Preprints
https://doi.org/10.5194/npg-2022-10
https://doi.org/10.5194/npg-2022-10
 
04 Apr 2022
04 Apr 2022
Status: a revised version of this preprint was accepted for the journal NPG and is expected to appear here in due course.

Using a Hybrid Optimal Interpolation-Ensemble Kalman Filter for the Canadian Precipitation Analysis

Dikraa Khedhaouiria1, Stéphane Bélair2, Vincent Fortin2, Guy Roy1, and Franck Lespinas1 Dikraa Khedhaouiria et al.
  • 1Meteorological Service of Canada, Environment and Climate Change Canada, Dorval, QC, Canada
  • 2Meteorological Research Division, Environment and Climate Change Canada, Dorval, QC, Canada

Abstract. Several data assimilation (DA) approaches exist to generate consistent and continuous precipitation fields valuable for hydrometeorological applications and land data assimilation. Usually, DAs are based on either static or dynamic approaches. Static methods rely on deterministic forecasts to estimate background error covariance matrices, while dynamic ones use ensemble forecasts. Associating the two methods is known as hybrid DA and has proven beneficial for different applications as it combines the advantages of both approaches. The present study intends to explore hybrid DA for the 6-hour Canadian Precipitation Analysis (CaPA). Based on optimal interpolations (OI), CaPA blends forecasts and observations from surface stations and ground-based radar datasets to provide precipitation fields over the North American domain. The application of hybrid DA to CaPA consisted of finding the optimal linear combination between i) an OI based on the Regional Deterministic Prediction System (RDPS) and ii) an Ensemble Kalman Filter (EnKF) based on the 20-member Regional Ensemble Prediction System (REPS). The results confirmed the known effectiveness of the hybrid approach when low-density observation networks are assimilated. Indeed, the experiments conducted for the summer without radar datasets and for the winter (characterized by very few observations in CaPA) showed that attributing a relatively high weight of the EnKF (50 and 70 % for summer and winter, respectively) gave better analysis skills and a reduction of false alarms than the OI method. A deterioration of the moderate to high-intensity precipitation bias was, however, observed during summer. Reducing to 30 % the weight attributed to the EnKF permitted alleviating the bias deterioration while improving skill compared to the OI-based CaPA.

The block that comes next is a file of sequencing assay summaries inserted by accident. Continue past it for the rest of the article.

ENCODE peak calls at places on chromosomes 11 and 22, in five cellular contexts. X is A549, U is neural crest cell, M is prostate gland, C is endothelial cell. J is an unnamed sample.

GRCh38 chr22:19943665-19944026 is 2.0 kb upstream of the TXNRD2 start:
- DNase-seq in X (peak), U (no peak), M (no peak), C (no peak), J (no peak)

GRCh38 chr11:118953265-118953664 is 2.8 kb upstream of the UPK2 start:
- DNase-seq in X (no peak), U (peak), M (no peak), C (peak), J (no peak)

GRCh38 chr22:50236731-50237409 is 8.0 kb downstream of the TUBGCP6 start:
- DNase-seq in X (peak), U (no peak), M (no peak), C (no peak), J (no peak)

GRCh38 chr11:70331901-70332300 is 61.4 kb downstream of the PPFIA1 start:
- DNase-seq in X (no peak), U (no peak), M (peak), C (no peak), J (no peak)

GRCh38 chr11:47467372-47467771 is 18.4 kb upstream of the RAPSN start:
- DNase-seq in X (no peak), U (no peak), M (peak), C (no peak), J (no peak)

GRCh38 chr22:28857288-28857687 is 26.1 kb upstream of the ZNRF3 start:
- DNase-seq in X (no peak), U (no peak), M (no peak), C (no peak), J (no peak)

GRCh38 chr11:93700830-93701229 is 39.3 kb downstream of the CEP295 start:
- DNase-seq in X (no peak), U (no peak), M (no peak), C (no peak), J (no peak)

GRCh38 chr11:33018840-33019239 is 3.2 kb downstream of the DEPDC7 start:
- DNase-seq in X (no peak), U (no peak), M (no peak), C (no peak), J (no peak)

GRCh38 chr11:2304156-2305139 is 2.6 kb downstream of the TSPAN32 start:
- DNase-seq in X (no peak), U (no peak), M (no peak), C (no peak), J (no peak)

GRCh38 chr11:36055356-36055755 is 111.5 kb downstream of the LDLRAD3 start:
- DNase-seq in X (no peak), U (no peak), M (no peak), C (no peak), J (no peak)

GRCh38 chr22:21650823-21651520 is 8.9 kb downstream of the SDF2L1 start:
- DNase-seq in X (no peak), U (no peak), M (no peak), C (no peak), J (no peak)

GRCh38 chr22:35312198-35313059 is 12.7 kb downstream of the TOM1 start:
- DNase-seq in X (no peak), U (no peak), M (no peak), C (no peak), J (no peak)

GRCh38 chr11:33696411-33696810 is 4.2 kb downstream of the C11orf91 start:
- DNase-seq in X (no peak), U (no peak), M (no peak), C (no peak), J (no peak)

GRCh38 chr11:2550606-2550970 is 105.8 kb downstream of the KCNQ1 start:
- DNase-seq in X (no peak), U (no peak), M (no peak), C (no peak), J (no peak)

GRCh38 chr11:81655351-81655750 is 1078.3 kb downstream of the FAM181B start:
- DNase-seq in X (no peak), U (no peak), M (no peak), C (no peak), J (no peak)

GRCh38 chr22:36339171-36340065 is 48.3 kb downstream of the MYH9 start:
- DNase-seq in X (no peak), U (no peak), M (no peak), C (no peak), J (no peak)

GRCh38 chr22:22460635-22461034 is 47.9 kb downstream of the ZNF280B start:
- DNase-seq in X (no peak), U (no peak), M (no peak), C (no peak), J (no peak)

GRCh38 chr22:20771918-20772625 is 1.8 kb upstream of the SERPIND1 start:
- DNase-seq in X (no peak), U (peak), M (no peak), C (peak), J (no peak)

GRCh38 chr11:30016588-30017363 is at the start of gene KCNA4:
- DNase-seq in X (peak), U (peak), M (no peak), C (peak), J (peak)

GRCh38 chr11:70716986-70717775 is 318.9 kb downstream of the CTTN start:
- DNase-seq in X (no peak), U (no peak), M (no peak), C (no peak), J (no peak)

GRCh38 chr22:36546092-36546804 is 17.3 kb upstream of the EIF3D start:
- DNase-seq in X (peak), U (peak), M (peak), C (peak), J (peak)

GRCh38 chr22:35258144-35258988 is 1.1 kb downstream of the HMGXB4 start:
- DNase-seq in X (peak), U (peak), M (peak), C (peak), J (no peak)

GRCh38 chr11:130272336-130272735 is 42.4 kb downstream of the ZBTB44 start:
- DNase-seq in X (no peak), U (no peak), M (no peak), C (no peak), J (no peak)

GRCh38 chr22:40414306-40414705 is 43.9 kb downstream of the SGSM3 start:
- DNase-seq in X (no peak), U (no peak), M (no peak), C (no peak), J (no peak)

Dikraa Khedhaouiria et al.

Status: closed

Comment types: AC – author | RC – referee | CC – community | EC – editor | CEC – chief editor | : Report abuse
  • RC1: 'Comment on npg-2022-10', Anonymous Referee #1, 02 May 2022
    • AC1: 'Reply on RC1', Dikraa Khedhaouiria, 08 Jul 2022
  • RC2: 'Comment on npg-2022-10', Anonymous Referee #2, 12 May 2022
    • AC2: 'Reply on RC2', Dikraa Khedhaouiria, 08 Jul 2022

Status: closed

Comment types: AC – author | RC – referee | CC – community | EC – editor | CEC – chief editor | : Report abuse
  • RC1: 'Comment on npg-2022-10', Anonymous Referee #1, 02 May 2022
    • AC1: 'Reply on RC1', Dikraa Khedhaouiria, 08 Jul 2022
  • RC2: 'Comment on npg-2022-10', Anonymous Referee #2, 12 May 2022
    • AC2: 'Reply on RC2', Dikraa Khedhaouiria, 08 Jul 2022

Dikraa Khedhaouiria et al.

Dikraa Khedhaouiria et al.

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Short summary
This study introduces a well-known use of hybrid methods in data assimilation (DA) algorithms yet not explored for precipitation analyses. Our approach combined an ensemble-based DA approach with an existing deterministically based DA. Both DA scheme families have desirable aspects that can be leveraged if combined. The DA hybrid method showed better precipitation analyses in regions with a low rate of assimilated surface observations, which is typically the case in winter.